We always say that children need to be accountable for their own actions – what they say, how they behave and the choices they make. When we teach children to be accountable for themselves we are encouraging them to spend less time on unproductive behaviour and to be responsible for themselves. And importantly, teaching them how to admit their mistakes and not blame others for their actions.
Why Should Children Be Accountable?
Once children hit secondary school this becomes much more important.Teenagers especially need to be accountable for the choices they make as there are so many more serious choices to make as they get older. They may feel pressure from their peers to behave in an adverse way. They will be exposed to temptations like smoking and drinking. Pressure to stay out late, go to parties and even take drugs. If they decide to go down these paths, there will be consequences. They should understand what those consequences are and take responsibility for their own actions.
Children also need to be accountable for their studies. Nobody else can study for them and they need to learn how to manage their workload. They have be accountable for how much work they put in and how much time they spend studying for exams – not just in terms of quantity but quality.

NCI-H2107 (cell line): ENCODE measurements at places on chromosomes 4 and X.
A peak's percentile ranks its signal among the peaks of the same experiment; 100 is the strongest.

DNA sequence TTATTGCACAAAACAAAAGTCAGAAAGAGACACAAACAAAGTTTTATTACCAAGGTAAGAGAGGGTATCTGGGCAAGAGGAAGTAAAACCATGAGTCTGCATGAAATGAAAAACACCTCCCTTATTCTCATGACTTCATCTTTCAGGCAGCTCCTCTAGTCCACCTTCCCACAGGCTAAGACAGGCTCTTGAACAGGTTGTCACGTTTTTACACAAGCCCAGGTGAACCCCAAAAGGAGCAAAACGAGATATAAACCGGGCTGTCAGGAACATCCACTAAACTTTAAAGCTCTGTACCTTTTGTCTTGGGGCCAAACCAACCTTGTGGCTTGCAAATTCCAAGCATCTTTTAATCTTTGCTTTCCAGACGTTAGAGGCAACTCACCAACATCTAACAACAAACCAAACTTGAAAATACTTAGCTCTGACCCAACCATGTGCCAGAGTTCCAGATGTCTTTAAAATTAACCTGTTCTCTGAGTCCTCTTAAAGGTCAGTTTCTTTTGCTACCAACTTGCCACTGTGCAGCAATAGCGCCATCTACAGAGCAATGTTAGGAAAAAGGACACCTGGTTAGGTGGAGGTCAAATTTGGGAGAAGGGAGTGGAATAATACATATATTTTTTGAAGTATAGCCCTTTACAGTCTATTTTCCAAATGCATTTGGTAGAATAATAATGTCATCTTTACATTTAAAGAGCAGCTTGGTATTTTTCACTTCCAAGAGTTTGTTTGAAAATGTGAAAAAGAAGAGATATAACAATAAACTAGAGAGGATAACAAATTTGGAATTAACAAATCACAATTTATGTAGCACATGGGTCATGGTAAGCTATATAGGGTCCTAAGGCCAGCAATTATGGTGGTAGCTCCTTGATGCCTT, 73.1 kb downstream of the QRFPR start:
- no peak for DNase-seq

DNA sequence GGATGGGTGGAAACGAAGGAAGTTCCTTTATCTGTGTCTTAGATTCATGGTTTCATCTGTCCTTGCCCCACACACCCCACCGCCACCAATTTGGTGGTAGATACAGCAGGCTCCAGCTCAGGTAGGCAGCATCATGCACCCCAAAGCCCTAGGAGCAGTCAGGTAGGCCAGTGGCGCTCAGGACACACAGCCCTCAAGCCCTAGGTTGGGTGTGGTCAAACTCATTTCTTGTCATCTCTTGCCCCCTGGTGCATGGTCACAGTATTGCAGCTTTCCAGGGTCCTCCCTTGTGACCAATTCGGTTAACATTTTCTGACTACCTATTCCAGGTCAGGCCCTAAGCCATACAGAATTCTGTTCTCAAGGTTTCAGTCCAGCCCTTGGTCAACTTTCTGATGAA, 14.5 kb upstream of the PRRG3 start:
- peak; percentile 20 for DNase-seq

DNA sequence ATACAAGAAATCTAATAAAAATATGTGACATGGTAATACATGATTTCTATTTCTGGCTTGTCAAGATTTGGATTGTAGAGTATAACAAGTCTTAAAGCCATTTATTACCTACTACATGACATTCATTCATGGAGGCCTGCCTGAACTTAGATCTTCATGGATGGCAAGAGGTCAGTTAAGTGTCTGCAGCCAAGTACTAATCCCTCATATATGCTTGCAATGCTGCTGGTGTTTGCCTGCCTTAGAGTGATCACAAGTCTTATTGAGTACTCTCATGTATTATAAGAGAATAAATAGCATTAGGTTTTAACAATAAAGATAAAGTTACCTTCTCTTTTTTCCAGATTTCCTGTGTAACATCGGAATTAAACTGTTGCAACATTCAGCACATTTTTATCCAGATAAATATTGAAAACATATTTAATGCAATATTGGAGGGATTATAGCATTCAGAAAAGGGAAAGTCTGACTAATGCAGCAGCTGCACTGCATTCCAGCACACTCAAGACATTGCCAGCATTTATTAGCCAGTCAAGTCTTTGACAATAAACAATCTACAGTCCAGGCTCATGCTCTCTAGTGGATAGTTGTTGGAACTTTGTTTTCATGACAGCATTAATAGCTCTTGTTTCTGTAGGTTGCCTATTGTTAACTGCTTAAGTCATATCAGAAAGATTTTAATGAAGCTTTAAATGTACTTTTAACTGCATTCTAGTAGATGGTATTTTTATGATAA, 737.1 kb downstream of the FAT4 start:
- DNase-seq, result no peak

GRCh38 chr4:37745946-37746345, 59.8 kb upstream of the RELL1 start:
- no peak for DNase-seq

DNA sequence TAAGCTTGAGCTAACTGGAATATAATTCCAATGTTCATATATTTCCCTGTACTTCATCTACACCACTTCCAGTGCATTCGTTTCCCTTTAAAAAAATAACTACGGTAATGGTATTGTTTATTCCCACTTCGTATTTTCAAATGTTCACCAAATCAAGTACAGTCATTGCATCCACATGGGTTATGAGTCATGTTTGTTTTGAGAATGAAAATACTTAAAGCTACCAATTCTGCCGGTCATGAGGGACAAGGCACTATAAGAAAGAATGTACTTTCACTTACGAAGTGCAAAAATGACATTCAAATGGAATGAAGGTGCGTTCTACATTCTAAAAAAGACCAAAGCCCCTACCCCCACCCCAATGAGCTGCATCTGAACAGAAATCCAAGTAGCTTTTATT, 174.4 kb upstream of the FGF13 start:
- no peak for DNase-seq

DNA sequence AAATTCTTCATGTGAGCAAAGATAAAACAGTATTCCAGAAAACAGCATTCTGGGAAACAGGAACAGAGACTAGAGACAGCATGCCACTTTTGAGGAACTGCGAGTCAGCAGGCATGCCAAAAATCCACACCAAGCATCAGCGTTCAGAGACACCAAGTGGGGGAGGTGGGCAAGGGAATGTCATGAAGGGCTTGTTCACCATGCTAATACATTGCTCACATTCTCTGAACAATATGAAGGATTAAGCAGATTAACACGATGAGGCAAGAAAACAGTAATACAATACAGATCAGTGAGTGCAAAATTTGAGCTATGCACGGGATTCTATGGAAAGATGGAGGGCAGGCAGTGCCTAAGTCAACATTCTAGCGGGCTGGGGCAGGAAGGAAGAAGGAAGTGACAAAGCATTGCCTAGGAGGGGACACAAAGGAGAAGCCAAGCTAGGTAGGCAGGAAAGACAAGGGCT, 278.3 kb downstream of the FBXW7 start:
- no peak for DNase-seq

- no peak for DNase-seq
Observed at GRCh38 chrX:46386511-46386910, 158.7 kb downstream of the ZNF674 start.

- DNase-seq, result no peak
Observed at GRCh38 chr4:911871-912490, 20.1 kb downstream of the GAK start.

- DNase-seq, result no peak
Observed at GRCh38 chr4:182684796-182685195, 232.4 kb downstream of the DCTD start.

Trusting our Children
Can we trust our children to be accountable at this stage? How do we know they are doing what they are telling us they are doing?
There is no other option but to trust them and hope that they are working hard. We cannot be overseeing what they are doing for fear of disrupting them and them thinking that they need to be checked up on. Talk to your children about their studies (when they are not actually studying) and discuss what they are going to do and their study plan. Talk about the importance of being organised and the benefits it will bring so that they are aware of them.
Or if some of their peers are getting involved in smoking, drinking etc., discuss the problems this is causing for that child and their family. What are the health implications? Discuss the pitfalls of taking bad decisions, but then leave your child to it. Once they are in the big wide world or even at college or university they are going to have to be accountable for themselves, so why not start giving them the tools now.